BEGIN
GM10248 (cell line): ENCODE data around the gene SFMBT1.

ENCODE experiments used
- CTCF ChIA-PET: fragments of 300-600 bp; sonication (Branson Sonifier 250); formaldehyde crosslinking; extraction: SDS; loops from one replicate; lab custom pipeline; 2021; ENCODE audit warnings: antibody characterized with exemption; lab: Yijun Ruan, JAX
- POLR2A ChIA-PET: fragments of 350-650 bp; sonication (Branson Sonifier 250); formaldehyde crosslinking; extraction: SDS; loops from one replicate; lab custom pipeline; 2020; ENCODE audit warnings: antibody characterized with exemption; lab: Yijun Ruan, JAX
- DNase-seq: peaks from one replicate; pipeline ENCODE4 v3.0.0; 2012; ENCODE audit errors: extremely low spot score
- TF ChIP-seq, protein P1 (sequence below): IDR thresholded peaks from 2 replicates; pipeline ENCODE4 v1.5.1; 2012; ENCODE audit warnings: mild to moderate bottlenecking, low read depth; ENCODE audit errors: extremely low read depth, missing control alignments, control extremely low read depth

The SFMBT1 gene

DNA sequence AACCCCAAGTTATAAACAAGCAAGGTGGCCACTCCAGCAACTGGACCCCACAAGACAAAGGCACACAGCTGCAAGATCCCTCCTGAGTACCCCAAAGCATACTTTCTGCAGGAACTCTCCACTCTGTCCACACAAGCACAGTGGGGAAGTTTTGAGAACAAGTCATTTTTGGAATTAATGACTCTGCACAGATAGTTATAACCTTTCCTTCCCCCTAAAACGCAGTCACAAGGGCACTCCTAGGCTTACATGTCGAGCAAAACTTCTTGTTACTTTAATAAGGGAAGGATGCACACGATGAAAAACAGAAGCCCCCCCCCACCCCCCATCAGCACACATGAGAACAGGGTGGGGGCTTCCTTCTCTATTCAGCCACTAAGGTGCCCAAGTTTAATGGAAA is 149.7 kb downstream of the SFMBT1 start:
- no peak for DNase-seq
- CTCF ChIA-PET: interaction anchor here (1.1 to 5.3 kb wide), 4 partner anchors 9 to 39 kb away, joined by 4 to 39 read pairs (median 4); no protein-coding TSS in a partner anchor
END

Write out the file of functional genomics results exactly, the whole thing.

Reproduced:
GM10248 (cell line): ENCODE data around the gene SFMBT1.

ENCODE experiments used
- CTCF ChIA-PET: fragments of 300-600 bp; sonication (Branson Sonifier 250); formaldehyde crosslinking; extraction: SDS; loops from one replicate; lab custom pipeline; 2021; ENCODE audit warnings: antibody characterized with exemption; lab: Yijun Ruan, JAX
- POLR2A ChIA-PET: fragments of 350-650 bp; sonication (Branson Sonifier 250); formaldehyde crosslinking; extraction: SDS; loops from one replicate; lab custom pipeline; 2020; ENCODE audit warnings: antibody characterized with exemption; lab: Yijun Ruan, JAX
- DNase-seq: peaks from one replicate; pipeline ENCODE4 v3.0.0; 2012; ENCODE audit errors: extremely low spot score
- TF ChIP-seq, protein P1 (sequence below): IDR thresholded peaks from 2 replicates; pipeline ENCODE4 v1.5.1; 2012; ENCODE audit warnings: mild to moderate bottlenecking, low read depth; ENCODE audit errors: extremely low read depth, missing control alignments, control extremely low read depth

The SFMBT1 gene

DNA sequence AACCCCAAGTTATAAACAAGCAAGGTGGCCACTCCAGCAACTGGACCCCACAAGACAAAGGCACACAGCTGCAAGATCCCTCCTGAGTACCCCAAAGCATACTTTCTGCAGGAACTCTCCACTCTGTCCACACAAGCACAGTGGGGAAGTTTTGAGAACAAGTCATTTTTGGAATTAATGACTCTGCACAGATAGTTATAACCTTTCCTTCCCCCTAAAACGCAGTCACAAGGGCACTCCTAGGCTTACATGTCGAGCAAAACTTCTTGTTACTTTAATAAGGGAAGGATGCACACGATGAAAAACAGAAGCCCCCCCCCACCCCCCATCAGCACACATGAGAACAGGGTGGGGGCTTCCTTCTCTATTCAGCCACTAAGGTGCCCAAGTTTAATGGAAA is 149.7 kb downstream of the SFMBT1 start:
- no peak for DNase-seq
- CTCF ChIA-PET: interaction anchor here (1.1 to 5.3 kb wide), 4 partner anchors 9 to 39 kb away, joined by 4 to 39 read pairs (median 4); no protein-coding TSS in a partner anchor